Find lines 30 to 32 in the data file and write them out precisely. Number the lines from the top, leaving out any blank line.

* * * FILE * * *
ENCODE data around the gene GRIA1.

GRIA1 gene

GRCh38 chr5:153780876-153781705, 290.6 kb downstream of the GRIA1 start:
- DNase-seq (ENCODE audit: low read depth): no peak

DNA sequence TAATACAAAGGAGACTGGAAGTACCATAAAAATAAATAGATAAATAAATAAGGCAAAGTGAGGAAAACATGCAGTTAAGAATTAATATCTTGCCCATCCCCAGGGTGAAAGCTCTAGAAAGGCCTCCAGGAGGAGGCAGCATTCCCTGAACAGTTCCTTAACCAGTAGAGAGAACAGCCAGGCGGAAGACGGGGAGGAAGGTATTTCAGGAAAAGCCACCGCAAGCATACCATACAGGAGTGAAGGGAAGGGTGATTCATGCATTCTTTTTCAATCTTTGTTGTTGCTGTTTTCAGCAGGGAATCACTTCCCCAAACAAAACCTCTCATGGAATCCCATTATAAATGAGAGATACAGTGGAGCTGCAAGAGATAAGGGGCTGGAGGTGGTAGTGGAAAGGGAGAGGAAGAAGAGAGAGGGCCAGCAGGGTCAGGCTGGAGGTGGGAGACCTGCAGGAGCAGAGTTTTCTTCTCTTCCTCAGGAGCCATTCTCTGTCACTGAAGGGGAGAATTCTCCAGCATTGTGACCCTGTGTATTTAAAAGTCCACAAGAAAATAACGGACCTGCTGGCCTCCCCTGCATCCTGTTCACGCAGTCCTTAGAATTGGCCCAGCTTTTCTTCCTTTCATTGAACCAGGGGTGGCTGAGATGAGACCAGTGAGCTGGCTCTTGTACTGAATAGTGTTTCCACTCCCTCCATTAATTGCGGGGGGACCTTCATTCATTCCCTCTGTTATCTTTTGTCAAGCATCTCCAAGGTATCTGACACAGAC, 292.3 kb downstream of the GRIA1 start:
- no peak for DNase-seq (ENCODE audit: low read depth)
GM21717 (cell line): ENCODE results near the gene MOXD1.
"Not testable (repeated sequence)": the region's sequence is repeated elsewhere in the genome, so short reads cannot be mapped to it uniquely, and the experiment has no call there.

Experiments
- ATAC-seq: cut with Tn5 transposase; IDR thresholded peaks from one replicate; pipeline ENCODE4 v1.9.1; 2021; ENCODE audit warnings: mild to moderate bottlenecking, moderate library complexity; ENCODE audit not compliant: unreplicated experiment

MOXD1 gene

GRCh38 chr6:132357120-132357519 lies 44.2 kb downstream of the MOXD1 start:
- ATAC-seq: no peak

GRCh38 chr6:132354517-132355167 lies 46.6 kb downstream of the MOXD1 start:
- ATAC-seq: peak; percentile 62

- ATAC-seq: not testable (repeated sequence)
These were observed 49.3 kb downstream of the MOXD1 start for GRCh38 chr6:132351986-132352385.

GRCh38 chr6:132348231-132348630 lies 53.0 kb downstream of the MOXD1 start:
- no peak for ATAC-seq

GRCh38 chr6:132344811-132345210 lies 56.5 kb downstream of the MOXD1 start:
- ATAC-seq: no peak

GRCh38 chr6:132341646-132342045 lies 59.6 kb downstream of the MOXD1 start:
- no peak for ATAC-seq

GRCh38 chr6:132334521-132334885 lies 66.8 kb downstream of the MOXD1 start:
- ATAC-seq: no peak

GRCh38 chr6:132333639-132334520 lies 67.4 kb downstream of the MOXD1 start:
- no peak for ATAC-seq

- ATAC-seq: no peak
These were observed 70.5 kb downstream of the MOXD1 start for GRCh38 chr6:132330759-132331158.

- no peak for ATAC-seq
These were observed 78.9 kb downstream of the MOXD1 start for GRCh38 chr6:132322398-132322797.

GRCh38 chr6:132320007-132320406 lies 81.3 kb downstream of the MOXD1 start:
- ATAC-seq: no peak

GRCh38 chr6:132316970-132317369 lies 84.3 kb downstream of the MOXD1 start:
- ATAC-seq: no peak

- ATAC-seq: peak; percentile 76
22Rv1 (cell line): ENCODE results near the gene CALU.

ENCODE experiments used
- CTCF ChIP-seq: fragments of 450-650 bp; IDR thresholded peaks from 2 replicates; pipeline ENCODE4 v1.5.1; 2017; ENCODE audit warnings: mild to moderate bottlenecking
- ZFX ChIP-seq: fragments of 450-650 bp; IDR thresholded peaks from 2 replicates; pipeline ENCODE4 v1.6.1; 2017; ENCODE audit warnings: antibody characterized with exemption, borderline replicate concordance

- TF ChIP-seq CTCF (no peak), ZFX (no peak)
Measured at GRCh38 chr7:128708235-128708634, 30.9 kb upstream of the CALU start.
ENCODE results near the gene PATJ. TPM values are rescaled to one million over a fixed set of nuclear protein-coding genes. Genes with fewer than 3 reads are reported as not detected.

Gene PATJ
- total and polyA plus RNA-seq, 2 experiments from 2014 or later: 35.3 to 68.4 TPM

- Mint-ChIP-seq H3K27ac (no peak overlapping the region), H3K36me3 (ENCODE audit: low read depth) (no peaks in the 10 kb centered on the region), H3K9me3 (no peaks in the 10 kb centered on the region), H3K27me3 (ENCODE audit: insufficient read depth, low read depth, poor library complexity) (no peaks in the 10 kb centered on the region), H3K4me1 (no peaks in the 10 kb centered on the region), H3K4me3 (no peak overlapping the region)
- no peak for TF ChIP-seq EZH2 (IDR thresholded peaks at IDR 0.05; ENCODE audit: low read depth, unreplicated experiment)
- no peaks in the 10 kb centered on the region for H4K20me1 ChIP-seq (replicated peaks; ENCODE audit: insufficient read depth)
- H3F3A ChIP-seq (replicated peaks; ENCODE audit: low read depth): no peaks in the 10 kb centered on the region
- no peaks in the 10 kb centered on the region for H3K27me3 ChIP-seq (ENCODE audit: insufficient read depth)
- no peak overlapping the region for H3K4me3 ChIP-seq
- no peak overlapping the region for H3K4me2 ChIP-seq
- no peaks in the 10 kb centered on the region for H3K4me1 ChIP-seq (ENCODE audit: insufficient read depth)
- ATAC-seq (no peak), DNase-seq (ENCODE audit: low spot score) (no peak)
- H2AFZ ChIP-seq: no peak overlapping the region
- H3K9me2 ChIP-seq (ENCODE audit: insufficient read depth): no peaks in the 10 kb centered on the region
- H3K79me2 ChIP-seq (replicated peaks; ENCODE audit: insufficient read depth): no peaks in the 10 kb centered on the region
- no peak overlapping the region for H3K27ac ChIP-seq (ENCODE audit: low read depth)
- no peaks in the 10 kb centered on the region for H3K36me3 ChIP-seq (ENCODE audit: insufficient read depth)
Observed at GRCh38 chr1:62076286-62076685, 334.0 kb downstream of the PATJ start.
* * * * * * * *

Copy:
- no peak for ATAC-seq
These were observed 78.9 kb downstream of the MOXD1 start for GRCh38 chr6:132322398-132322797.

GRCh38 chr6:132320007-132320406 lies 81.3 kb downstream of the MOXD1 start: